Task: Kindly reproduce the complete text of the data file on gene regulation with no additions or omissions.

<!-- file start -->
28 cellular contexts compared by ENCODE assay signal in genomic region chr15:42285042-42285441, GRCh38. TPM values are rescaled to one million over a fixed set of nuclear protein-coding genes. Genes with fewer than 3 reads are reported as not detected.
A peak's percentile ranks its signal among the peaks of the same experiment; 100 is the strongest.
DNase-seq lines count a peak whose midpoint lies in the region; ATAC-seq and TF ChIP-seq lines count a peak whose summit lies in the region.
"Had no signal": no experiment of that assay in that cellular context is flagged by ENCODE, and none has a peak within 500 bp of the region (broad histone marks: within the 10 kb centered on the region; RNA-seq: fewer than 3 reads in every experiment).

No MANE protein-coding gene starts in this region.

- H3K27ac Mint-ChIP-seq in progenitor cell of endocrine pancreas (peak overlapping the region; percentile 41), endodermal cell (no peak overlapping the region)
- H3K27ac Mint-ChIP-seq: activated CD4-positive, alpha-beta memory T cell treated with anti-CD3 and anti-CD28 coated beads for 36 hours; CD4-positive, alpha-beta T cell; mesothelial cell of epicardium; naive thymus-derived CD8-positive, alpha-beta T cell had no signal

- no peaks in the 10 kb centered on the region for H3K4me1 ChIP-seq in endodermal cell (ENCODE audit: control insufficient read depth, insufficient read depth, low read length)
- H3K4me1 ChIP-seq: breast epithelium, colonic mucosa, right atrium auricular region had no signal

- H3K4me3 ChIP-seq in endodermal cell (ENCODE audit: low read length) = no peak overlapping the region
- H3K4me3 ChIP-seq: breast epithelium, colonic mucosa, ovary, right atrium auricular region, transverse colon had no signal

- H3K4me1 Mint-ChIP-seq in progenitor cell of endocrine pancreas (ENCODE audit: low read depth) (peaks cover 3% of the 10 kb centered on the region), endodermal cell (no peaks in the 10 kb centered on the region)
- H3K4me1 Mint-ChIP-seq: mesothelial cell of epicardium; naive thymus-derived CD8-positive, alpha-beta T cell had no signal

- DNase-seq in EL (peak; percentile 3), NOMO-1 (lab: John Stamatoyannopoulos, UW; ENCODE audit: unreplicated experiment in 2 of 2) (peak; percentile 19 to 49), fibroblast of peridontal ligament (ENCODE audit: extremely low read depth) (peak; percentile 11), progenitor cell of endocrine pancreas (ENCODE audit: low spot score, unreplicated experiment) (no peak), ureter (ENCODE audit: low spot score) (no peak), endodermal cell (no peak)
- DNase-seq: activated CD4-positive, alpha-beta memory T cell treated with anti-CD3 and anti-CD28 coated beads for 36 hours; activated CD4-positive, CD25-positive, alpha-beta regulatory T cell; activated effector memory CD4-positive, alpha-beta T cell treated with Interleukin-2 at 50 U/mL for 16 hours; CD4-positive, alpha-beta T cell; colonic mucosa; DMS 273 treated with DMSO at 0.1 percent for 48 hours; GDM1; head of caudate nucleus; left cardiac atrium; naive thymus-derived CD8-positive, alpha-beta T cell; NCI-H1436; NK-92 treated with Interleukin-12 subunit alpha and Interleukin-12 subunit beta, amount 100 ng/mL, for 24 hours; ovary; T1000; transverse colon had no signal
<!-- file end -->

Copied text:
28 cellular contexts compared by ENCODE assay signal in genomic region chr15:42285042-42285441, GRCh38. TPM values are rescaled to one million over a fixed set of nuclear protein-coding genes. Genes with fewer than 3 reads are reported as not detected.
A peak's percentile ranks its signal among the peaks of the same experiment; 100 is the strongest.
DNase-seq lines count a peak whose midpoint lies in the region; ATAC-seq and TF ChIP-seq lines count a peak whose summit lies in the region.
"Had no signal": no experiment of that assay in that cellular context is flagged by ENCODE, and none has a peak within 500 bp of the region (broad histone marks: within the 10 kb centered on the region; RNA-seq: fewer than 3 reads in every experiment).

No MANE protein-coding gene starts in this region.

- H3K27ac Mint-ChIP-seq in progenitor cell of endocrine pancreas (peak overlapping the region; percentile 41), endodermal cell (no peak overlapping the region)
- H3K27ac Mint-ChIP-seq: activated CD4-positive, alpha-beta memory T cell treated with anti-CD3 and anti-CD28 coated beads for 36 hours; CD4-positive, alpha-beta T cell; mesothelial cell of epicardium; naive thymus-derived CD8-positive, alpha-beta T cell had no signal

- no peaks in the 10 kb centered on the region for H3K4me1 ChIP-seq in endodermal cell (ENCODE audit: control insufficient read depth, insufficient read depth, low read length)
- H3K4me1 ChIP-seq: breast epithelium, colonic mucosa, right atrium auricular region had no signal

- H3K4me3 ChIP-seq in endodermal cell (ENCODE audit: low read length) = no peak overlapping the region
- H3K4me3 ChIP-seq: breast epithelium, colonic mucosa, ovary, right atrium auricular region, transverse colon had no signal

- H3K4me1 Mint-ChIP-seq in progenitor cell of endocrine pancreas (ENCODE audit: low read depth) (peaks cover 3% of the 10 kb centered on the region), endodermal cell (no peaks in the 10 kb centered on the region)
- H3K4me1 Mint-ChIP-seq: mesothelial cell of epicardium; naive thymus-derived CD8-positive, alpha-beta T cell had no signal

- DNase-seq in EL (peak; percentile 3), NOMO-1 (lab: John Stamatoyannopoulos, UW; ENCODE audit: unreplicated experiment in 2 of 2) (peak; percentile 19 to 49), fibroblast of peridontal ligament (ENCODE audit: extremely low read depth) (peak; percentile 11), progenitor cell of endocrine pancreas (ENCODE audit: low spot score, unreplicated experiment) (no peak), ureter (ENCODE audit: low spot score) (no peak), endodermal cell (no peak)
- DNase-seq: activated CD4-positive, alpha-beta memory T cell treated with anti-CD3 and anti-CD28 coated beads for 36 hours; activated CD4-positive, CD25-positive, alpha-beta regulatory T cell; activated effector memory CD4-positive, alpha-beta T cell treated with Interleukin-2 at 50 U/mL for 16 hours; CD4-positive, alpha-beta T cell; colonic mucosa; DMS 273 treated with DMSO at 0.1 percent for 48 hours; GDM1; head of caudate nucleus; left cardiac atrium; naive thymus-derived CD8-positive, alpha-beta T cell; NCI-H1436; NK-92 treated with Interleukin-12 subunit alpha and Interleukin-12 subunit beta, amount 100 ng/mL, for 24 hours; ovary; T1000; transverse colon had no signal